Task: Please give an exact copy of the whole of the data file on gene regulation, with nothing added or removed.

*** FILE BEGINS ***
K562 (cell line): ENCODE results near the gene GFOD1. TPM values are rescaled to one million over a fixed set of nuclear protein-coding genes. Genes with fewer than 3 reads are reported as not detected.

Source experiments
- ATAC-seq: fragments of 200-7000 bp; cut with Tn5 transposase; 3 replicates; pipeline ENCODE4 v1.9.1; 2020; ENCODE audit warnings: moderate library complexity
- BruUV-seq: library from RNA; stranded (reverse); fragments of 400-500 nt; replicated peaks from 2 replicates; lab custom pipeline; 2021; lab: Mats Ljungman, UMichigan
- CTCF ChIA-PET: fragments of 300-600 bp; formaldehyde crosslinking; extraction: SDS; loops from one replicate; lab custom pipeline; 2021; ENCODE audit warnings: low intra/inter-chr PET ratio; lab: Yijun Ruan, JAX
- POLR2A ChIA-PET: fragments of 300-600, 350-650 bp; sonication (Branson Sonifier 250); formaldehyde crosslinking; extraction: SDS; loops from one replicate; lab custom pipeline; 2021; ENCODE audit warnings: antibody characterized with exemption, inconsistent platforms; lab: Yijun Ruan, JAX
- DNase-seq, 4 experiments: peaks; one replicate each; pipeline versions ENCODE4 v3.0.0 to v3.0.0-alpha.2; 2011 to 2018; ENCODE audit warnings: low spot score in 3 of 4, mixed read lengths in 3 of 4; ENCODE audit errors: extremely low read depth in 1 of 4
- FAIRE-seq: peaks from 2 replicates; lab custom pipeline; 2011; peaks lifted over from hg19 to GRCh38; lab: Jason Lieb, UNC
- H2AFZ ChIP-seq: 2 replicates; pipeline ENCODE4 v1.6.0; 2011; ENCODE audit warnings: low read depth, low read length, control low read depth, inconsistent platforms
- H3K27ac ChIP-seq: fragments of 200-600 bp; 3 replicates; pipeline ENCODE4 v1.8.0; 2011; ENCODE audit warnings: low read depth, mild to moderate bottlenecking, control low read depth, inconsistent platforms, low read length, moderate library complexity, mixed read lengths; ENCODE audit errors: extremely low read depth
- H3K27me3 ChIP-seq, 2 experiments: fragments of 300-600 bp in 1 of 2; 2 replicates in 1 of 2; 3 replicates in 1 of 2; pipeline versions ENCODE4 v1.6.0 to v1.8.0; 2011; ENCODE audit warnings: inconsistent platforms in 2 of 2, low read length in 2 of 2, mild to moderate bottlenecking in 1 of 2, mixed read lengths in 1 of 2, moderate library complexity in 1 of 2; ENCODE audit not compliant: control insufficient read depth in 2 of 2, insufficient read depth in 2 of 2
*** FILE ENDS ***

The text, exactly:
K562 (cell line): ENCODE results near the gene GFOD1. TPM values are rescaled to one million over a fixed set of nuclear protein-coding genes. Genes with fewer than 3 reads are reported as not detected.

Source experiments
- ATAC-seq: fragments of 200-7000 bp; cut with Tn5 transposase; 3 replicates; pipeline ENCODE4 v1.9.1; 2020; ENCODE audit warnings: moderate library complexity
- BruUV-seq: library from RNA; stranded (reverse); fragments of 400-500 nt; replicated peaks from 2 replicates; lab custom pipeline; 2021; lab: Mats Ljungman, UMichigan
- CTCF ChIA-PET: fragments of 300-600 bp; formaldehyde crosslinking; extraction: SDS; loops from one replicate; lab custom pipeline; 2021; ENCODE audit warnings: low intra/inter-chr PET ratio; lab: Yijun Ruan, JAX
- POLR2A ChIA-PET: fragments of 300-600, 350-650 bp; sonication (Branson Sonifier 250); formaldehyde crosslinking; extraction: SDS; loops from one replicate; lab custom pipeline; 2021; ENCODE audit warnings: antibody characterized with exemption, inconsistent platforms; lab: Yijun Ruan, JAX
- DNase-seq, 4 experiments: peaks; one replicate each; pipeline versions ENCODE4 v3.0.0 to v3.0.0-alpha.2; 2011 to 2018; ENCODE audit warnings: low spot score in 3 of 4, mixed read lengths in 3 of 4; ENCODE audit errors: extremely low read depth in 1 of 4
- FAIRE-seq: peaks from 2 replicates; lab custom pipeline; 2011; peaks lifted over from hg19 to GRCh38; lab: Jason Lieb, UNC
- H2AFZ ChIP-seq: 2 replicates; pipeline ENCODE4 v1.6.0; 2011; ENCODE audit warnings: low read depth, low read length, control low read depth, inconsistent platforms
- H3K27ac ChIP-seq: fragments of 200-600 bp; 3 replicates; pipeline ENCODE4 v1.8.0; 2011; ENCODE audit warnings: low read depth, mild to moderate bottlenecking, control low read depth, inconsistent platforms, low read length, moderate library complexity, mixed read lengths; ENCODE audit errors: extremely low read depth
- H3K27me3 ChIP-seq, 2 experiments: fragments of 300-600 bp in 1 of 2; 2 replicates in 1 of 2; 3 replicates in 1 of 2; pipeline versions ENCODE4 v1.6.0 to v1.8.0; 2011; ENCODE audit warnings: inconsistent platforms in 2 of 2, low read length in 2 of 2, mild to moderate bottlenecking in 1 of 2, mixed read lengths in 1 of 2, moderate library complexity in 1 of 2; ENCODE audit not compliant: control insufficient read depth in 2 of 2, insufficient read depth in 2 of 2